You probably don’t really care what operating system anyone prefers. However, you do care that anyone you hire knows about operating systems and is able to articulate why one or another is preferable.

6. What role do you think computer support analysts should play in the company?
There are a lot of good answers to this question. The important thing here is that the candidate mentions the needs of the users in his or her answer and not just the systems.

7. Assuming you have to work for a living and all jobs pay the same, describe the job you want (don’t say this job).
Question seven is similar to question two in that you’re looking for an answer that includes people. Support analysts must deal with users day in and day out. The job is a lot easier for someone who actually likes to work with people.

8. I would like to set up a second interview with our evening supervisor. Can you come back this evening at 7:00?
Once again, this is not about the evening supervisor. The answer should help you judge how flexible the candidate is and how well he or she handles less-than-ideal situations. Obviously, you should only ask this question if you are giving second interviews and you have someone available at 7:00.

9. Write a paragraph explaining how DHCP works.
This task is good for both experienced and inexperienced candidates. It seems like a test of knowledge, but actually it’s a test of communication skills. If the candidate admits no knowledge of DHCP, explain it to him or her and then request the paragraph. If the candidate returns a well-written explanation, this person could be a good support analyst.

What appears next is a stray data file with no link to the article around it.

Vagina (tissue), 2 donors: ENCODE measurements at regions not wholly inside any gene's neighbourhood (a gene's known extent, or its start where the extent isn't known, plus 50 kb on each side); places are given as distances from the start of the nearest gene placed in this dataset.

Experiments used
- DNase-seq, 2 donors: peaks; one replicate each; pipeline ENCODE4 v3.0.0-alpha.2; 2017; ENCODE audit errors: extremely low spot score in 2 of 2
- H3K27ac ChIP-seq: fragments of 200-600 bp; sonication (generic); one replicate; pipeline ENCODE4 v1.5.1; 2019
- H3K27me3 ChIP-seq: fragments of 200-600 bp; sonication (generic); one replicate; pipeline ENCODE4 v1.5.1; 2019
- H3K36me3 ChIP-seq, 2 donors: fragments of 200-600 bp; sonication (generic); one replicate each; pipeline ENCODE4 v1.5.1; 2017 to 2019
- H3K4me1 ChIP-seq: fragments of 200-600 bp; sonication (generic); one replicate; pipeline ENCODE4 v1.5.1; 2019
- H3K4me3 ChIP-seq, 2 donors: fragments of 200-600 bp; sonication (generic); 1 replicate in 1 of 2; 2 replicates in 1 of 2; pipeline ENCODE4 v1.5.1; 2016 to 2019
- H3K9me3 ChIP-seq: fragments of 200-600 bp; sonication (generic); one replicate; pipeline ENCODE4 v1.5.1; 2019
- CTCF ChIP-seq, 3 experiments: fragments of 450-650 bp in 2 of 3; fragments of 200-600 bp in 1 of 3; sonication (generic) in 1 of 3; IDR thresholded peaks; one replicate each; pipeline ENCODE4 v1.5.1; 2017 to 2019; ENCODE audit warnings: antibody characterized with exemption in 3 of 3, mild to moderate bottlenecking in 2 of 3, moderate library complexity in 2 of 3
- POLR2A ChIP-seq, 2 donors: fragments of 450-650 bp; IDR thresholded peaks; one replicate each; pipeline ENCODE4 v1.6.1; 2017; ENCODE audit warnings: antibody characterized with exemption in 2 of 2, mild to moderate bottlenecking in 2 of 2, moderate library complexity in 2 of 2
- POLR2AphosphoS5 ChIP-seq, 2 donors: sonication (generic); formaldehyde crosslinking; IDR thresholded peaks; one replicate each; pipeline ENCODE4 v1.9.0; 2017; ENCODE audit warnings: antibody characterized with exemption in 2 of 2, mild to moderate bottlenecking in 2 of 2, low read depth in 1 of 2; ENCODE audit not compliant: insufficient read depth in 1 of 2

10. Complete the following word problem.
At 7:00 A.M., a train leaves Palo Alto, CA, carrying 30 passengers with laptop computers and a lot of work to complete before they are due at their respective offices. At 7:15 A.M., the train arrives at the San Jose station (20 miles away). During that time, eight passengers completed their work. Of the remaining 22, 10 completed 40 percent, eight completed 50 percent, and four completed 80 percent. How much further must each group travel before they have enough time to complete the work they each have due?

And the answer is…
Not a lot of people are going to be able to answer question 10 correctly, but that’s not really important. The point is for the applicant to see the humor in being asked a train question on a job interview. Not being ruffled and giving the correct answers would be great as well, but not any more important. In case anyone needs to know, group one only completed 40 percent of its work and must travel 30 miles further. Group two completed 50 percent and must travel 20 more miles and group three completed 80 percent and have five miles to go.

Ask away
Obviously each manager is going to have his or her own interviewing technique that shouldn’t be replaced. These questions should be used in addition to those that you have developed over the years. The combination and a lot of patience should make the search for the newest member of your team a great success, and maybe even a little fun. To share your thoughts about this article, please post a comment below.

Pat Vickers is an MCSE who is currently with Sprint.